George H. Paris, Sr.
(  — 2004)

As remembered by Gwen Patton

Just come from the beautiful celebration of Mr. Paris' life. The service was very moving. At the gravesite, we sand "We Shall Overcome" after TAPS was played. Mr. Paris was a veteran.

At the family/friends repast, Wendy talked about Sammy who was murdered on this day, January 3, 1966.

I talked about Mr. Paris as our rock during our Movement days in Tuskegee and how he respected and admired us for fighting for our people's freedom. And, of course the many nights we piled into the Paris' home, ate wonderful wholesome meals with vegetables from his garden, sat around the piano and sang freedom songs with Mr. Paris' most lilting, tenor voice, and his manner of protecting us from physical harm from the racists and their cohorts.

Mukasa (Willie Ricks) also spoke with emphasis on "Are you Ready for the Revolution." It was a grand reunion.

Other SNCC people there were Donna Smith, Bob Mants, C.J. Jones, Carole and John Zippert and others from the Federation of Southern Cooperatives. People came from round the state, especially from the Black Belt.

Part of my ritual after I attend homegoings of beloved ones is to reminisce and to savor memories of the person. Mr. Paris is one of the beloved. I can see him now giving the truck keys to Wendy that we used for our Movement transportation. It was called the "Freedom Truck."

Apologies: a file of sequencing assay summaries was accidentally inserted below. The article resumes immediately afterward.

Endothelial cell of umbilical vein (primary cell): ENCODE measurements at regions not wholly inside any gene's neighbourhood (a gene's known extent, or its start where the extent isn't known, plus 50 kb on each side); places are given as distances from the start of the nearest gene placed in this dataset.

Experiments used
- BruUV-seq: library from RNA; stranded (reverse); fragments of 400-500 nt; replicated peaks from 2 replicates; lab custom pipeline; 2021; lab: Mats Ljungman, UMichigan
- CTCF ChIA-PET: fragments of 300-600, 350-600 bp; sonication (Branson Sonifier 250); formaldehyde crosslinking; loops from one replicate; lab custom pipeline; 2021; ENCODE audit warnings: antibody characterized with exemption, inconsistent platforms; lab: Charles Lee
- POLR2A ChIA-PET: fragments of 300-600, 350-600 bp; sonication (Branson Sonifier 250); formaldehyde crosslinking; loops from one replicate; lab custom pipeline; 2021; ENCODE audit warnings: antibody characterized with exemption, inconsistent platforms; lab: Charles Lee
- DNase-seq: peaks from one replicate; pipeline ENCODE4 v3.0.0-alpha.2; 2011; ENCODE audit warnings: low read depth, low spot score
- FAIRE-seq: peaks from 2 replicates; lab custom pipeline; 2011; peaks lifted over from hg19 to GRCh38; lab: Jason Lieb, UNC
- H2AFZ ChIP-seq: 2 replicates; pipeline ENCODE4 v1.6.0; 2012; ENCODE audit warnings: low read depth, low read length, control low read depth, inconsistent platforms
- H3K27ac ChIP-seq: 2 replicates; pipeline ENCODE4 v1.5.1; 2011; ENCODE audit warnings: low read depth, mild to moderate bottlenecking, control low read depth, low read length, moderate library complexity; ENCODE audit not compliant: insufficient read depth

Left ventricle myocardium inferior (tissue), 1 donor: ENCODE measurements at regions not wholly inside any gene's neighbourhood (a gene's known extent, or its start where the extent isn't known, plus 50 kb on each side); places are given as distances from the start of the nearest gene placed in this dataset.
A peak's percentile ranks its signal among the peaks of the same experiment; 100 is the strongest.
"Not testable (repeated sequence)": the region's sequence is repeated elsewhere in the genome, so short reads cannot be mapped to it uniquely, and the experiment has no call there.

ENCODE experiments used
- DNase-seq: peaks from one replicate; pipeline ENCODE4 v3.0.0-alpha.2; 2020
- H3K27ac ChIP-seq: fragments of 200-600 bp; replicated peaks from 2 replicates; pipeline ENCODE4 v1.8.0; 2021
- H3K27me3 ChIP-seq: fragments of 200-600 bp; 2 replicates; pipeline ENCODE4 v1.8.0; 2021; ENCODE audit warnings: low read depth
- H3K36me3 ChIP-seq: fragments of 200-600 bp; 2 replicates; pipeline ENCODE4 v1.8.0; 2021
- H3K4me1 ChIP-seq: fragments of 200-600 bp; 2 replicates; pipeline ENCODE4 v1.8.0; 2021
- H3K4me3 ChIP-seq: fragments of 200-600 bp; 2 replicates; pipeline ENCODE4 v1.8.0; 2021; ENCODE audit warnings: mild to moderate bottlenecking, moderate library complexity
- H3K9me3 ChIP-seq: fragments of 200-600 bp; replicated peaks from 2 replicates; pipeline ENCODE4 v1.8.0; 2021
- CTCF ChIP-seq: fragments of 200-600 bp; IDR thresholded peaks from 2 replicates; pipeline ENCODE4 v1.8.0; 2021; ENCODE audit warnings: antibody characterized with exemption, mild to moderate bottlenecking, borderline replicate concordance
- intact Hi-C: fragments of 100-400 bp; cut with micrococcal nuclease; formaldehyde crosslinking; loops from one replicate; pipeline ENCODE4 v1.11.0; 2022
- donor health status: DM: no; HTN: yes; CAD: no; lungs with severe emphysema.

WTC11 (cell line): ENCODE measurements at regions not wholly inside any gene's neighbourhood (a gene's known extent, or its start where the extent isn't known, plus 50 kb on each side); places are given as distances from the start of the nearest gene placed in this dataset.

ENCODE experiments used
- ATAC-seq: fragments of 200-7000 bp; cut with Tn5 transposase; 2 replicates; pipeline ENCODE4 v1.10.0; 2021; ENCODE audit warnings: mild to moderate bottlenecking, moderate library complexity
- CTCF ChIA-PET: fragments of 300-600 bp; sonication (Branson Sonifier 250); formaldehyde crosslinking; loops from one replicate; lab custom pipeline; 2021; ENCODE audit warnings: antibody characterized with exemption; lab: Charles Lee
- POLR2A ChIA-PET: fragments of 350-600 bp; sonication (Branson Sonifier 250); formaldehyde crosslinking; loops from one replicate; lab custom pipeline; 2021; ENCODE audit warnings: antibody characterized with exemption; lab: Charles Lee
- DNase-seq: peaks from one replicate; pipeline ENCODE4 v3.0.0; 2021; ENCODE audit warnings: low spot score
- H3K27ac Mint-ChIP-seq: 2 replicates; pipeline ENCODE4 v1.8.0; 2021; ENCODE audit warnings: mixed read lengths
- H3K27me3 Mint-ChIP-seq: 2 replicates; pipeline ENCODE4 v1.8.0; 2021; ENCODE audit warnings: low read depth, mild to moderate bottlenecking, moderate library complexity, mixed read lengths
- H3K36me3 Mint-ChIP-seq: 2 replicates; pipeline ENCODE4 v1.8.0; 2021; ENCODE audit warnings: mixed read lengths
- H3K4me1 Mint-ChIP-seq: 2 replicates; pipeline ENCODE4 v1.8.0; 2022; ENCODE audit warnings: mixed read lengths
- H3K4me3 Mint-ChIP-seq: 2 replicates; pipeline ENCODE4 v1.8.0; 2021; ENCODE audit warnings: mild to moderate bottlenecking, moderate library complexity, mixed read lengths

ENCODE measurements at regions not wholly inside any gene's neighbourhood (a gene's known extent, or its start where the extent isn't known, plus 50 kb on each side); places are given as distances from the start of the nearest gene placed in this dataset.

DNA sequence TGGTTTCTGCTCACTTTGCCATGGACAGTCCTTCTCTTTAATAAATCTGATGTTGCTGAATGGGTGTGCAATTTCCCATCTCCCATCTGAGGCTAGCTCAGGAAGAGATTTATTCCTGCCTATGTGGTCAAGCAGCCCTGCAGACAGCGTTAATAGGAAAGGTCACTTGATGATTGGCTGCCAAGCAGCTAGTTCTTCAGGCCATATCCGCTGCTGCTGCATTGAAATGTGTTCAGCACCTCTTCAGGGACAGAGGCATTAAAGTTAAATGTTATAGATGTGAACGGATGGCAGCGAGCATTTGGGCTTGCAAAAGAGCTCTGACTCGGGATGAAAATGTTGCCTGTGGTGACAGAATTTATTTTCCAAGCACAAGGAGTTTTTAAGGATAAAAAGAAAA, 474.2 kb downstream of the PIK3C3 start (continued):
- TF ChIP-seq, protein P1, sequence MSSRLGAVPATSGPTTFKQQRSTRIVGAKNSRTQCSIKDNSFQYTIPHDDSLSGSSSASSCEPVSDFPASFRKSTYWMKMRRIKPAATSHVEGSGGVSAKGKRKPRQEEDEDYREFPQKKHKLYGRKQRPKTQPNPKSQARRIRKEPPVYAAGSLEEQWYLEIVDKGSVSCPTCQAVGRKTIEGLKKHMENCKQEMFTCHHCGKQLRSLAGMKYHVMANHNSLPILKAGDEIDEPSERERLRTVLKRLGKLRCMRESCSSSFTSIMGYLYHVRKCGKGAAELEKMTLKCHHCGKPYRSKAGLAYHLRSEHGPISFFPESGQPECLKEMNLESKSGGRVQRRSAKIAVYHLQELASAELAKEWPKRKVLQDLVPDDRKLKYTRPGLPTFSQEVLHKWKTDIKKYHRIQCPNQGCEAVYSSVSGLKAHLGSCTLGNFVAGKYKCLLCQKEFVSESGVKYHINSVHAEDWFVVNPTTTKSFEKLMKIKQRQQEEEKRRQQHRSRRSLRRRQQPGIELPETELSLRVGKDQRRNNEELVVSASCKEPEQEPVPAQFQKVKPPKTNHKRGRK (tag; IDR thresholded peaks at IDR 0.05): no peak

I can see George returning from the armed forces, and instead of castigating him for being in Vietnam, we embraced him and he became a full partner in our Movement.

We had heady times speeding from one place to another on George's motorcycle. The only thing faster than George's bike was Sammy's powder blue volkswagen that I am certain was fueled with Sammy's favorite wine — Catawba Pink!

And, yes, we spolied Nimrod who was only 9 in the early times. He was my brother (I forgot the stage name) in "Raisin in the Sun" as I portrayed Benitta(sp). Nimrod was always late for school, which was exactly across the street from the Paris' home, because he stayed up all night with the freedom fighters, strategizing and singing freedom songs led by his father, Mr. Paris.

There always was a relative — blood or not — staying with the Paris'. And, they, too, became a part of the Movement. I can see the niece, Connie, who was 13 yro, spending more time on the campus of Tuskegee with freedom fighters than she did in school. Yes, indeed, these are precious memories.

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